£35 for a month's supply,  
Impressive clinical trial results presented last week at the Society for Investigative Dermatology conference in Atlanta, in the U.S.,  have already made this anti-ageing pill an instant sell-out.
According to the research carried out by Unilever, the company behind the pill, tests on 480 women in the UK, France and Germany, showed that it was able to reduce crow's feet around the eyes by up to 30  per cent in 14 weeks.
The manufacturers claim that the tablet, designed to be taken three times a day, 'kick-starts old skin cells into behaving like younger skin cells.'
While the key ingredients are all ones that you might find in your fridge, here they are present in far higher concentrations than you might ordinarily encounter.
There are vitamin C and E, isoflavones from soya, lycopene from tomatoes and omega-3 from fish oils. They work by activating the genes to produce oestrogen and collagen — the protein that gives skin its strength and bounce. The result is a reduction in wrinkles and sun damage in the deep level of  the skin.


£60.86 for a month's supply,
Revive Q10 Plus is a soluble powder taken once a day that contains the amino acid L-Arginine, which has been shown in scientific studies to improve blood flow to the heart and brain.
Devotees of the supplement say it can plump skin, thicken hair and smooth wrinkles.
But, more interestingly, recent research carried out in association with a cardiovascular specialist has suggested that the anti-ageing benefits of the supplement  could extend beyond the merely superficial. A study, revealed at an  anti-ageing conference in London last week, looked at how the amino acids found in Revive Q10 Plus affect cholesterol levels and type 2 diabetes, which is linked to obesity.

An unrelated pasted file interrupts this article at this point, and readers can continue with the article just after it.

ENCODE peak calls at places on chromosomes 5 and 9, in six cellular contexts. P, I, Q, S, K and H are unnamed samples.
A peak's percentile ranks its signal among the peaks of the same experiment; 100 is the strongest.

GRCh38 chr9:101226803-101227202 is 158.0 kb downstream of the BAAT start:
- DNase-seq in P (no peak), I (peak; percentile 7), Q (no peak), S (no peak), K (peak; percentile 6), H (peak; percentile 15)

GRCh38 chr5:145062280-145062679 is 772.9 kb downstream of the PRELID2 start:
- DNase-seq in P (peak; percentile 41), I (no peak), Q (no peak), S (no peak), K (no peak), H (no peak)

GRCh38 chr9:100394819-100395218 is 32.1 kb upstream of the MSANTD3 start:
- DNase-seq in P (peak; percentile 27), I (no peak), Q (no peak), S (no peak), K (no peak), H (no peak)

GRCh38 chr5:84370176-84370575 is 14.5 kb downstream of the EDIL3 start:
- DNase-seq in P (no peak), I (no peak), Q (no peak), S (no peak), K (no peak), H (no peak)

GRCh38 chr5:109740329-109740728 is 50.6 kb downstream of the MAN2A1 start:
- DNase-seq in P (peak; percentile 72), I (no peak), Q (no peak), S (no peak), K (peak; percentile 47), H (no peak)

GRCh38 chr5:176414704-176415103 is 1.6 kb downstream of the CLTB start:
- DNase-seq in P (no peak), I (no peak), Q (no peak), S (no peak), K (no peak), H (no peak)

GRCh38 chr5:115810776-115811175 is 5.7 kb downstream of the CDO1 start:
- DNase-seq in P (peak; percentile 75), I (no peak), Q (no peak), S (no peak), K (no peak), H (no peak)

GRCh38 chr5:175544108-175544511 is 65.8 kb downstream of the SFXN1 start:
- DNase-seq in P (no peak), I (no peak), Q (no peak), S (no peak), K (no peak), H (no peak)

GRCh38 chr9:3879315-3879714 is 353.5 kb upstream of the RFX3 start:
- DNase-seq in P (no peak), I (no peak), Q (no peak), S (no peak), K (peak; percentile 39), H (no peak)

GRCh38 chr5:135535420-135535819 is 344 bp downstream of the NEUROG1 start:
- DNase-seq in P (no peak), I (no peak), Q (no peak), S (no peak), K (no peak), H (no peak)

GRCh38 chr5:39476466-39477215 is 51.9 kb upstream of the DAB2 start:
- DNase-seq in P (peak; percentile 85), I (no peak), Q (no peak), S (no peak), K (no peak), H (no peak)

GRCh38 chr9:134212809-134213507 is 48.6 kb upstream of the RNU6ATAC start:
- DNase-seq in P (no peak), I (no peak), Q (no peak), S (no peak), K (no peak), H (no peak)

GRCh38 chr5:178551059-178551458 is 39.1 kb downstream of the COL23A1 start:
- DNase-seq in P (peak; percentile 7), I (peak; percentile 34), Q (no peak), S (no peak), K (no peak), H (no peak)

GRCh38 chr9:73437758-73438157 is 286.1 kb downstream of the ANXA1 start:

The research, which was carried out at University College Hospital, Galway, involved eight patients with type 2 diabetes who were able to reduce their cholesterol-lowering medication while taking L-Arginine and Co-Enzyme Q10 — the key components of the supplement.
Five of these patients, all in their 50s, were also able to come off insulin — meaning their bodies had naturally been able to regulate their blood sugar levels. Vascular surgeon Sherif Sultan, who led the research, believes that in the future the answers to both cosmetic anti-ageing and more serious health complaints will not be gene therapies or stem cell cures, but the sort of amino acids found within these new supplements.


£64 for a month's supply, 
Dr Daniel Sister has more than a few celebrities paying discreet visits to his West London clinic in a bid to maintain their looks.
The latest weapon in his anti-ageing arsenal is a twice-a-day supplement he modestly calls 'Youth'.
This formula contains Arginine, Lysine and Glutamine — powerful amino acids which can help stimulate the body's hormones.
A marine plant extract called superoxide dismutase — proven to repair cells and reduce the damage done by molecules known as  free radicals, a major cause of wrinkles — is also included.
In the past year, Youth has been tested on 20 men and women over the age of 40 in the UK, including jewellery designer Dinny Hall, above, and all of them have reported positive effects on their skin, hair and energy levels after taking it for four weeks.
Some testers go further, insisting that the supplement has not only improved their flexibility and  sleep patterns, but also their concentration and libido.